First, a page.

understanding

A Quote by Ayn Rand on action, affection, complaints, defense, desires, expectation, facts, hatred, hope, indifference, insanity, justice, love, reason, struggle, suspicion, thought, understanding, wealth, wishes, and words

What did they seek from him? What were they after? He had never asked anything of them; it was they who wished to hold him, they who pressed a claim on him - and they seemed to have the form of affection, but it was a form which he found harder to endure than any sort of hatred. He despised causeless affection, just as he despised unearned wealth. They professed to love him for some unknown reason and they ignored all the things for which he could wish to be loved. He wondered what response they could hope to obtain from him in such manner - if his response was what they wanted. And it was, he thought; else why those constant complaints, those unceasing accusations about his indifference? Why that chronic air of suspicion, as if they were waiting to be hurt? He had never had a desire to hurt them, but he had always felt their defensive, reproachful expectation; they seemed wounded by anything he said, it was not a matter of his words or actions, it was almost . . . almost as if they were wounded by the mere fact of his being. Don't start imagining the insane - he told himself severely, struggling to face the riddle with the strictest of his ruthless sense of justice. He could not condemn them without understanding; and he could not understand.

Ayn Rand (1905 - 1982)

Source: (Atlas 42-3)

Contributed by: Zaady

A Quote by Ayn Rand on chaos, concern, desires, effort, failure, honesty, learning, listening, motives, order, rules, soul, understanding, and world

I am speaking to those among you who have retained some sovereign shred of their soul, unsold and unstamped: '- to the order of others'. If, in the chaos of the motives that have made you listen to the radio tonight, there was an honest, rational desire to learn what is wrong with the world, you are the man whom I wished to address. By the rules and terms of my code, one owes a rational statement to those whom it does concern and who are making an effort to know. Those who are making an effort to fail to understand me, are not a concern of mine.

Ayn Rand (1905 - 1982)

Source: (Atlas 981)

Contributed by: Zaady

A Quote by Ashleigh Brilliant on understanding

I don't understand you. You don't understand me. What else do we have in common?

Ashleigh Brilliant (1933 -)

Contributed by: Zaady

A Quote by Arthur H. Stainback, D.D. on caring, compassion, criticism, individuality, understanding, and value

The value of compassion cannot be over-emphasized. Anyone can criticize. It takes a true believer to be compassionate. No greater burden can be born by an individual than to know no one cares or understands.

Arthur H. Stainback

Contributed by: Zaady

A Quote by Aristotle on understanding

Those that know, do. Those that understand, teach.

Aristotle (384 - 322 BC)

Contributed by: Zaady

A Quote by Appius Claudius on leisure, people, understanding, and work

The Roman people understand work better than leisure. Negotium populo Romano melius quam otium committi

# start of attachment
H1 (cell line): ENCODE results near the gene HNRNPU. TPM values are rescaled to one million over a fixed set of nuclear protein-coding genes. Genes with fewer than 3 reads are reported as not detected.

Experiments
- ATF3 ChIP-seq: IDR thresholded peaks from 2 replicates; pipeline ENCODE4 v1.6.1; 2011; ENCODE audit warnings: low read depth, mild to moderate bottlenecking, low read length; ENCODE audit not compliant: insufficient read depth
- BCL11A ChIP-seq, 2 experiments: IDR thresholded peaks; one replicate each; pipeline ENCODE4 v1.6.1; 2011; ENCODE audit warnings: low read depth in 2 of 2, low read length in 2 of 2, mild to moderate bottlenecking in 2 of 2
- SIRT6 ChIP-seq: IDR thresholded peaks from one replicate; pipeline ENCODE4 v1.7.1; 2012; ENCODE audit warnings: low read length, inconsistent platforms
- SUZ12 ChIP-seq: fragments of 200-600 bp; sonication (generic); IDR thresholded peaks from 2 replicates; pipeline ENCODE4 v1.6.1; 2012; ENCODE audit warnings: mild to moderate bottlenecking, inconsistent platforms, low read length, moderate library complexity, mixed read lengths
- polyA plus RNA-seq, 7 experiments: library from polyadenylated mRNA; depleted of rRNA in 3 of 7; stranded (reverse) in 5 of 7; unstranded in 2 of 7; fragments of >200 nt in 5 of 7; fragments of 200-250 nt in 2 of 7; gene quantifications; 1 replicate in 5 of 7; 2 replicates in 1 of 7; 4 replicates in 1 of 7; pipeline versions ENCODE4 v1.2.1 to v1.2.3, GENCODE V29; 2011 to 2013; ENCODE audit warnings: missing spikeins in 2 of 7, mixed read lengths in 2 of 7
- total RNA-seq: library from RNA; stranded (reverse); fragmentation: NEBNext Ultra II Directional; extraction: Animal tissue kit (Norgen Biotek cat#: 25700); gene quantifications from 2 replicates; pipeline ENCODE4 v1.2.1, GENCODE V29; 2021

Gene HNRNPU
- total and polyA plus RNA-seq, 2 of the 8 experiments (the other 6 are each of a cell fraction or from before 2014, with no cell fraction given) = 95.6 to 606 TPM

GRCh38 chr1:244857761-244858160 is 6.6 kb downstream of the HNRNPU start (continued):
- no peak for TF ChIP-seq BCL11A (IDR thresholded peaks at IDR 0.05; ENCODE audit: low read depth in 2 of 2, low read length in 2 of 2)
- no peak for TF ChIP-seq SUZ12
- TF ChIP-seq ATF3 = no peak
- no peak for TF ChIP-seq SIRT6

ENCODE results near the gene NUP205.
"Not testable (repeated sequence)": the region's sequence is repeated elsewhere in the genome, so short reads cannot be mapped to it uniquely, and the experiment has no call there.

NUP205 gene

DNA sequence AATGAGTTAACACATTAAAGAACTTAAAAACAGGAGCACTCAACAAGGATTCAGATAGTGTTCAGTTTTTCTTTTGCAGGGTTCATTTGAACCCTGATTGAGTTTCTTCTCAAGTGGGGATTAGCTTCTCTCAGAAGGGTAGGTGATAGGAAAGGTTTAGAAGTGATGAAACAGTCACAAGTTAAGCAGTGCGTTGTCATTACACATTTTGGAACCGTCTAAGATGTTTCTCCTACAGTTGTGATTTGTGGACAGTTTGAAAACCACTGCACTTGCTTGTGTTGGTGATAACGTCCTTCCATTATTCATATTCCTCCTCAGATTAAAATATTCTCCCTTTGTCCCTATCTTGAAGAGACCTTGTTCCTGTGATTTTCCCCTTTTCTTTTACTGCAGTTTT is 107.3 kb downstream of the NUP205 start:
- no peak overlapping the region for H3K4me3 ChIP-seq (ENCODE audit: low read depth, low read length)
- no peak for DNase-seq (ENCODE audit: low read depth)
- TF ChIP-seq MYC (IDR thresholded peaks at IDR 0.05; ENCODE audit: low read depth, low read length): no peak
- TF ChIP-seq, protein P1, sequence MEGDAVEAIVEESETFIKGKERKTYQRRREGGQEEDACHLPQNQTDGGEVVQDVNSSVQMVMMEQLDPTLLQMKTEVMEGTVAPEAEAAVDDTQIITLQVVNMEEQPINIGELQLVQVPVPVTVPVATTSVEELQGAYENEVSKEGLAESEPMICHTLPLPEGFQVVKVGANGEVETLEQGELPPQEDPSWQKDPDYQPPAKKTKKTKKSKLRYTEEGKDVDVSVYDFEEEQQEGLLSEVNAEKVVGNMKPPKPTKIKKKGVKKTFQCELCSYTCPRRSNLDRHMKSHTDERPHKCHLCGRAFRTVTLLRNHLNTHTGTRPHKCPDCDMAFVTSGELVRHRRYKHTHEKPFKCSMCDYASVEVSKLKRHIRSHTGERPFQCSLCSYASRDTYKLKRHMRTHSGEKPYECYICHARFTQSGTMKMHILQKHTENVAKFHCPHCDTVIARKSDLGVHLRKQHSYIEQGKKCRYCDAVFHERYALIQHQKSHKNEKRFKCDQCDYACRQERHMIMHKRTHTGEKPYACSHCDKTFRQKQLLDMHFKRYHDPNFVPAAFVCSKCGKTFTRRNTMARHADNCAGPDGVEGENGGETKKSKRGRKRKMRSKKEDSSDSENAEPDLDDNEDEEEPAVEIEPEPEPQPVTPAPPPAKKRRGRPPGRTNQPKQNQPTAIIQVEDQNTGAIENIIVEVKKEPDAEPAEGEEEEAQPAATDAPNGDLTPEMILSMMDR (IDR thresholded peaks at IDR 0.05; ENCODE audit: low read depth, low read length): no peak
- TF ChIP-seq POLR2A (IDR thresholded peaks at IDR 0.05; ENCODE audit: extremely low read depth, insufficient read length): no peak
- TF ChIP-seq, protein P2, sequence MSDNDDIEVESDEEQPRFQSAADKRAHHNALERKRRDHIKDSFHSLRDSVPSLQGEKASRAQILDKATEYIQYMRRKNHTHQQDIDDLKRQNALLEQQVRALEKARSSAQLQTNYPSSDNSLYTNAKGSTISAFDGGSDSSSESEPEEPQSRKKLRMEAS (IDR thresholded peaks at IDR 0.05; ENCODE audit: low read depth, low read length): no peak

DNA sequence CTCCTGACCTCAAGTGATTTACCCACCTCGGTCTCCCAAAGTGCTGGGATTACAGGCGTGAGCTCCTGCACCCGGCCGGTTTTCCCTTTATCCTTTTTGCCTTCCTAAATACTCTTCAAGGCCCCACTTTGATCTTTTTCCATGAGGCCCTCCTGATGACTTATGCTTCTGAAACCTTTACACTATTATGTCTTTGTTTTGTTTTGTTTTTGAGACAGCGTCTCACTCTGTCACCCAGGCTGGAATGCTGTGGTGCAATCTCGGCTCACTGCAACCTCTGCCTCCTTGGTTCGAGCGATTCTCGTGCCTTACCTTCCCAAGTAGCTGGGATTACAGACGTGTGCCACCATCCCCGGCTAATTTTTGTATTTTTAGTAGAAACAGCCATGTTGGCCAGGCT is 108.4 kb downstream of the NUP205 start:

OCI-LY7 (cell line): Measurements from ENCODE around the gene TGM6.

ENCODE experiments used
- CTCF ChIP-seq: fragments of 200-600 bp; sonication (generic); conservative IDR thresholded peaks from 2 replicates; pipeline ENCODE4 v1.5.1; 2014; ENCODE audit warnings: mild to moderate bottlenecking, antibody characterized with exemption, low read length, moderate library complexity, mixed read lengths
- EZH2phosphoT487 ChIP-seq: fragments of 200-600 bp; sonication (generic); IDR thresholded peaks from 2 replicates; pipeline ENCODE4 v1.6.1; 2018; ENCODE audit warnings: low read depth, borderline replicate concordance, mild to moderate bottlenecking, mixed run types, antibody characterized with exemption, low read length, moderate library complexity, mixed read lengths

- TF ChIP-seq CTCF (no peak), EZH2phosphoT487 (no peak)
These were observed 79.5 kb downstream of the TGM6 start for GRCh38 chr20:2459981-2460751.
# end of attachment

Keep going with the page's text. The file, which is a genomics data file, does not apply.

Appius Claudius

Contributed by: Zaady

A Quote by Aphra Behn on language, money, nations, and understanding

Money speaks sense in a language all nations understand.

Aphra Behn (1640 - 1689)

Source: The Rover

Contributed by: Zaady

A Quote by Antonin Artaud on facts, life, and understanding

When we speak the word "life," it must be understood we are not referring to life as we know it from its surface of fact, but to that fragile, fluctuating center which forms never reach.

Antonin Artaud (1896 - 1948)

Contributed by: Zaady

A Quote by Antonin Artaud on scientists, theory, and understanding

But how is one to make a scientist understand that there is something unalterably deranged about differential calculus, quantum theory, or the obscene and so inanely liturgical ordeals of the precession of the equinoxes.

Antonin Artaud (1896 - 1948)

Contributed by: Zaady

A Quote by Anton Pavlovich Chekhov on advice, art, clarity, composers, difficulty, life, nature, proof, sons, soul, talent, trouble, understanding, and writing

Another piece of advice: when you read proof cross out as many adjectives and adverbs as you can. You have so many modifiers that the reader has trouble understanding and gets worn out. It is comprehensible when I write: "The man sat on the grass," because it is clear and does not detain one's attention. On the other hand, it is difficult to figure out and hard on the brain if I write: "The tall, narrow-chested man of medium height and with a red beard sat down on the green grass that had already been trampled down by the pedestrians, sat down silently, looking around timidly and fearfully." The brain can't grasp all that at once, and art must be grasped at once, instantaneously. And then one other thing. You are lyrical by nature, the timber of your soul is soft. If you were a composer you would avoid writing marches. It is unnatural for your talent to curse, shout, taunt, denounce with rage. Therefore, you'll understand if I advise you, in proofreading, to eliminate the "sons of bitches," "curs," and "flea-bitten mutts" that appear here and there on the pages of Life.

Anton Pavlovich Chekhov (1860 - 1904)

Source: To Maxim Gorky, September 3, 1899

Contributed by: Zaady

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